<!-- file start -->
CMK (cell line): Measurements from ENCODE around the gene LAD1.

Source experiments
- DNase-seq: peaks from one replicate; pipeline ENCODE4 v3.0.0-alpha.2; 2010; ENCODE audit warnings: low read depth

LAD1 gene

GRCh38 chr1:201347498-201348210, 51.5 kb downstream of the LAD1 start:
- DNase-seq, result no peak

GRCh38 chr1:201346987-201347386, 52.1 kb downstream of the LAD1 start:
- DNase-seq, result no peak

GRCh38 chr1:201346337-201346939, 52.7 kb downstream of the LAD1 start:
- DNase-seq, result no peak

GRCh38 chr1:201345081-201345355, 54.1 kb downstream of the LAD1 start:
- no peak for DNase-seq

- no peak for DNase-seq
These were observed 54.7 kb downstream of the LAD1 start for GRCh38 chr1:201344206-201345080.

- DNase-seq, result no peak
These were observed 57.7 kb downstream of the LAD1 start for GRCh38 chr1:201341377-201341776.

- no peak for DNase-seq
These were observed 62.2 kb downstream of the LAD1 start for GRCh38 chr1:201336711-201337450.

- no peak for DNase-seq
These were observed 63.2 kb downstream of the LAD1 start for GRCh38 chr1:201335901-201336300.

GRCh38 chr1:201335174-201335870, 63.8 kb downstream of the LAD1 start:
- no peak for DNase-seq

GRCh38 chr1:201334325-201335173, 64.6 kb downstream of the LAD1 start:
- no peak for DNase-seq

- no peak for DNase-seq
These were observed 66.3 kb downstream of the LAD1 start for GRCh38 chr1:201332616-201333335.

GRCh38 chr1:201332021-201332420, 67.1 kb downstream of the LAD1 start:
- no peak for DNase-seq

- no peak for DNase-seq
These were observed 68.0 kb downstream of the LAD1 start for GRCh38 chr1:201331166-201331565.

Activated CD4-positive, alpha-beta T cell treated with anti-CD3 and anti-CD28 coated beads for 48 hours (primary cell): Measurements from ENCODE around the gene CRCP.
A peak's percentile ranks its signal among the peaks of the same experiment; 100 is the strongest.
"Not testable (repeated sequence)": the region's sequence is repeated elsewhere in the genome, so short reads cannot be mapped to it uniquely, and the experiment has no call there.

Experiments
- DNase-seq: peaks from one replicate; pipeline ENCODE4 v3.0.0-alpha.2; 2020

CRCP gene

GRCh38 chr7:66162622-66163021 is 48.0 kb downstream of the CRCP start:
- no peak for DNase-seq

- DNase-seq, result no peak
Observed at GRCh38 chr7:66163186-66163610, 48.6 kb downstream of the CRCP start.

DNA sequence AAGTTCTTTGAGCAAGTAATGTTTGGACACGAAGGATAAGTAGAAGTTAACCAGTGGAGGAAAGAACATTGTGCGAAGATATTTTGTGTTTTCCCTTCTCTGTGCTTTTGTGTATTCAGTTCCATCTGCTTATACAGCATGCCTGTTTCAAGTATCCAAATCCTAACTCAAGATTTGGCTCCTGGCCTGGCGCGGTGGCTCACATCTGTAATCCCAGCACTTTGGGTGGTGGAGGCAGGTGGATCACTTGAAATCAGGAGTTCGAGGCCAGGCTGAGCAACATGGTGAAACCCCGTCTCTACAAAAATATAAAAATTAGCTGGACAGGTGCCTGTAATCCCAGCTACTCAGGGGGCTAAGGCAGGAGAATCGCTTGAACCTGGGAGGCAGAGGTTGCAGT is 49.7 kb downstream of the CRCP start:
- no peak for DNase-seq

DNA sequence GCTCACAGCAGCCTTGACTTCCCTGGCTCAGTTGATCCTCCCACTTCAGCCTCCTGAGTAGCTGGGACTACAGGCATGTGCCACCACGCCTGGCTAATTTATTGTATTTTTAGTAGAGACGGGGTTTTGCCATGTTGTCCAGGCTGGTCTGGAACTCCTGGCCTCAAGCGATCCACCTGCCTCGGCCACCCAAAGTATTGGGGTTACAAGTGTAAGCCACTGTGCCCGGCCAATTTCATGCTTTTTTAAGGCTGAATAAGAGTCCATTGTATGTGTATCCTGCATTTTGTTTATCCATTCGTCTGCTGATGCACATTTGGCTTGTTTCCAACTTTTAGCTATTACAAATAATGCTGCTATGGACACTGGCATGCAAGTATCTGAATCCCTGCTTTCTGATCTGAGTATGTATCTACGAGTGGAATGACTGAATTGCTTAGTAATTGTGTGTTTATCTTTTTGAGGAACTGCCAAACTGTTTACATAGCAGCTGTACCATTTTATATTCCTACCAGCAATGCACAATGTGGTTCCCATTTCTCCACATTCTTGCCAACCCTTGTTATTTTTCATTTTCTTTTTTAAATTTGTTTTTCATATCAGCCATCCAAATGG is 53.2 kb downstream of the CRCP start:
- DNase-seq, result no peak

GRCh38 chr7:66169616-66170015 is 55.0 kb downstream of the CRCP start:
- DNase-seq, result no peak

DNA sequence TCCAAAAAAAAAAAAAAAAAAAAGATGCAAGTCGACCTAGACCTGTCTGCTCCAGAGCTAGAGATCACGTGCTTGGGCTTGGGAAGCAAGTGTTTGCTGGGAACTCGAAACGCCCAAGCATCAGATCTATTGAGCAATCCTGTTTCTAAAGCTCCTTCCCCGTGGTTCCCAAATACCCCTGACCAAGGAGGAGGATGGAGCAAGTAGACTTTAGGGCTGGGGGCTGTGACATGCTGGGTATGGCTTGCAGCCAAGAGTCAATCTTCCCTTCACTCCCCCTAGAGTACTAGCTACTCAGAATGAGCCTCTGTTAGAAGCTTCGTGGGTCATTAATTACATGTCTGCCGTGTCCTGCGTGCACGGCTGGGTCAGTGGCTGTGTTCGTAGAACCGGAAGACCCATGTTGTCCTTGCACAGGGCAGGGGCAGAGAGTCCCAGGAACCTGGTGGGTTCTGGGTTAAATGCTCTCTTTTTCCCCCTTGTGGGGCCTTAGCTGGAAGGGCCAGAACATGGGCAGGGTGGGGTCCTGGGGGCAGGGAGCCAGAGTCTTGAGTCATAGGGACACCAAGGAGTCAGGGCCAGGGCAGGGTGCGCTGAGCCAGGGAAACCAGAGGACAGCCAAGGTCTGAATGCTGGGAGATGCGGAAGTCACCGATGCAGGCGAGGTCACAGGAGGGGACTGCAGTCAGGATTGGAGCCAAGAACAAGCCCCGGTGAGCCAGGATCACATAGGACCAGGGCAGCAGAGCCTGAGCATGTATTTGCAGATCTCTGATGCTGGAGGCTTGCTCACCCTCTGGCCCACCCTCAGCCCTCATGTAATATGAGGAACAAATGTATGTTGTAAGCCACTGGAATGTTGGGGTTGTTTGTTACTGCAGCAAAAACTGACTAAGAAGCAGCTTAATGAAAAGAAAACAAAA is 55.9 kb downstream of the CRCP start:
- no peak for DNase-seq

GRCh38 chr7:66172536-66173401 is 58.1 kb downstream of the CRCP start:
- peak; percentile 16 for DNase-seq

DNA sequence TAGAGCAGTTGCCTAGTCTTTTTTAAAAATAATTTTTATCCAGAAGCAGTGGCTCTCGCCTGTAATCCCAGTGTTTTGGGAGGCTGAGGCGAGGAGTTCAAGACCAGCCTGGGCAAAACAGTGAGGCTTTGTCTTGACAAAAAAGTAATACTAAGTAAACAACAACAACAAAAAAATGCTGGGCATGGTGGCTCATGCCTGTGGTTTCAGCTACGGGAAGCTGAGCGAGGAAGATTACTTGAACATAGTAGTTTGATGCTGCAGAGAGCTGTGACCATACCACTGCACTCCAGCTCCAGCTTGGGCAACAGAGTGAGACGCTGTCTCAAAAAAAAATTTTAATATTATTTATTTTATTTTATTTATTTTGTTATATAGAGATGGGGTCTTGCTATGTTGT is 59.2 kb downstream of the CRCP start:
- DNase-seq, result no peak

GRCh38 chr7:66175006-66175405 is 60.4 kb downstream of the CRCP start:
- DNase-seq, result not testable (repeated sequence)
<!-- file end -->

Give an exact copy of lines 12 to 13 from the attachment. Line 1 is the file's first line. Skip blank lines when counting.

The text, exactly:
- no peak for DNase-seq

- no peak for DNase-seq